Louisiana boasts a robust and strategically positioned infrastructure that serves as a significant advantage for companies seeking to establish or expand operations in the state. No other state can compete with Louisiana’s powerful combination of:
Class 1 railroads
Class 1 railroads
A Strategic Hub for Global Commerce and Seamless Supply Chains
These assets, together with the state’s proximity to the Gulf of Mexico and central location in the southern U.S., establish Louisiana as a powerful hub for global and domestic commerce and supply chains. Offering easy and cost-effective transportation of goods, Louisiana is an ideal location for businesses involved in shipping, manufacturing, and distribution, as well as businesses relying on efficient import and export capabilities.
Combined, Louisiana’s six deep-draft ports on the Mississippi River handle the most domestic cargo in the nation. The state also features four of the top 15 ports by tonnage in the country. This scale explains why Louisiana’s ports carry 25% of all U.S. waterborne commerce, 60% of the nation’s grain and 20% of the nation’s coal.
Louisiana is connected to 17 states that are navigable by barge from the Mississippi River: Alabama, Arkansas, Illinois, Indiana, Iowa, Kansas, Kentucky, Minnesota, Mississippi, Missouri, Ohio, Oklahoma, Pennsylvania, Tennessee, Texas, West Virginia and Wisconsin.
Louisiana’s six Class I railroads span over 3,000 miles, and the state’s geography offers little in the way of mountainous operations and stiff grades, saving railroads from the headache of more complex operations. New Orleans is the only place in the country where six Class I railroads converge with a deepwater seaport.
Louisiana’s Class I Rail Operators:
- BNSF Railway Company
- Canadian National
- Canadian Pacific Kansas City
- CSX Transportation
- Norfolk Southern Corp.
- Union Pacific Railroad Co.
Crisscrossing Louisiana is a well-connected network of interstates and highways that facilitate travel around the state and to its neighbors. I-10 traverses southern Louisiana from east to west, connecting New Orleans to Baton Rouge, Lafayette, Lake Charles and then Texas towards Houston. In the northern part of the state, I-20 continues from Jackson and Vicksburg, Mississippi, through Monroe and Shreveport before entering Texas as it progresses towards Dallas. The state’s main north-to-south route is I-55, originating outside New Orleans.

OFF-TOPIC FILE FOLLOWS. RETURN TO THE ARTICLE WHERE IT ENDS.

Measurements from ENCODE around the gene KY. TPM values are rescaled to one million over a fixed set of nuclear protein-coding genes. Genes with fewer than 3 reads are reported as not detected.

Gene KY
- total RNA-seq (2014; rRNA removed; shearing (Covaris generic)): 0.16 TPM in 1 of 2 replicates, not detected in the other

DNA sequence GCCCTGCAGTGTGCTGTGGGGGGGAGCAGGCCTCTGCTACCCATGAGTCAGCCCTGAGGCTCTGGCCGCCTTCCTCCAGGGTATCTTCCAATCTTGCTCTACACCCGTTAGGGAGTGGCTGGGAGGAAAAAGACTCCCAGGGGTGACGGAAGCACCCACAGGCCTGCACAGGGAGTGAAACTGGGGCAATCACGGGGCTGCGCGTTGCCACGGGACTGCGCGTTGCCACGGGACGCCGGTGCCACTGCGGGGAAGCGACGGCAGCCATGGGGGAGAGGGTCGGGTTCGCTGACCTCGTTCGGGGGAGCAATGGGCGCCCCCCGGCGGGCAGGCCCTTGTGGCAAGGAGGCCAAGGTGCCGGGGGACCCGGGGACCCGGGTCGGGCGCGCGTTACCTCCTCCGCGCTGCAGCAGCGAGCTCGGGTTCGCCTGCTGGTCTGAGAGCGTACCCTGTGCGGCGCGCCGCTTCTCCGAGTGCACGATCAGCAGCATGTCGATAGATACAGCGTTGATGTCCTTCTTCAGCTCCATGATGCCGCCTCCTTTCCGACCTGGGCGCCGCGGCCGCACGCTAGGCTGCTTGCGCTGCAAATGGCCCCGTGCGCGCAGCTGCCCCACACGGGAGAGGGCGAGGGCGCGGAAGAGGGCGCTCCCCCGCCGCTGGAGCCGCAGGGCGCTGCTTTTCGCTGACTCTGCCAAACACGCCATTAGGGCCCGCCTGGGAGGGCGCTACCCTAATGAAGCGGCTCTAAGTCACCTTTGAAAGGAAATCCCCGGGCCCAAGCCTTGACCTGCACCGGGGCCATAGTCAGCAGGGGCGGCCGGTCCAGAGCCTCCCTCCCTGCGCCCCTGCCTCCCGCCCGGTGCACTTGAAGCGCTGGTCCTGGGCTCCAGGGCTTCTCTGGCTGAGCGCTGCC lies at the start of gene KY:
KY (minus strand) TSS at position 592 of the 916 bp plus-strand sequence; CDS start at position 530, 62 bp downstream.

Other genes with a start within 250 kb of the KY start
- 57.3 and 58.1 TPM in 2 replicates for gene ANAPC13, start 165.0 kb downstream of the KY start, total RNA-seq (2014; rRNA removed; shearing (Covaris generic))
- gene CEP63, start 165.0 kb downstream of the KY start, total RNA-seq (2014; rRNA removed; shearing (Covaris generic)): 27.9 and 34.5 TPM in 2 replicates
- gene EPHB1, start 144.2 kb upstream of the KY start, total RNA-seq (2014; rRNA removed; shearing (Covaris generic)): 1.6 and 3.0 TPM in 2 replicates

Louisiana’s seven primary airports are located in Alexandria, Baton Rouge, Lake Charles, Lafayette, New Orleans, Monroe and Shreveport. A total of 56 public-use airports exist in Louisiana.
Louis Armstrong New Orleans International Airport (MSY) is the largest and busiest airport in the state. Hosting 16 airlines and serving over 50 nonstop destinations, MSY connects all corners of the country and offers direct international flights to Canada, Honduras, Mexico and the United Kingdom. MSY has been recognized as one of the best large airports in North America.
Louisiana has one of the most advanced pipeline networks in the world. The fully integrated network carries some of the state’s most lucrative natural resources from the ground to refineries and process industry plants. The state’s nearly 50,000 miles of pipelines crisscross every major highway, railroad and navigable waterway in the state.
The Louisiana intrastate pipeline system can safely transport natural gas almost anywhere in the U.S. via the Henry Hub. Located outside of Lafayette, the Henry Hub is a natural gas pipeline interchange that serves as the official delivery location for New York Mercantile Exchange (NYMEX) futures contracts.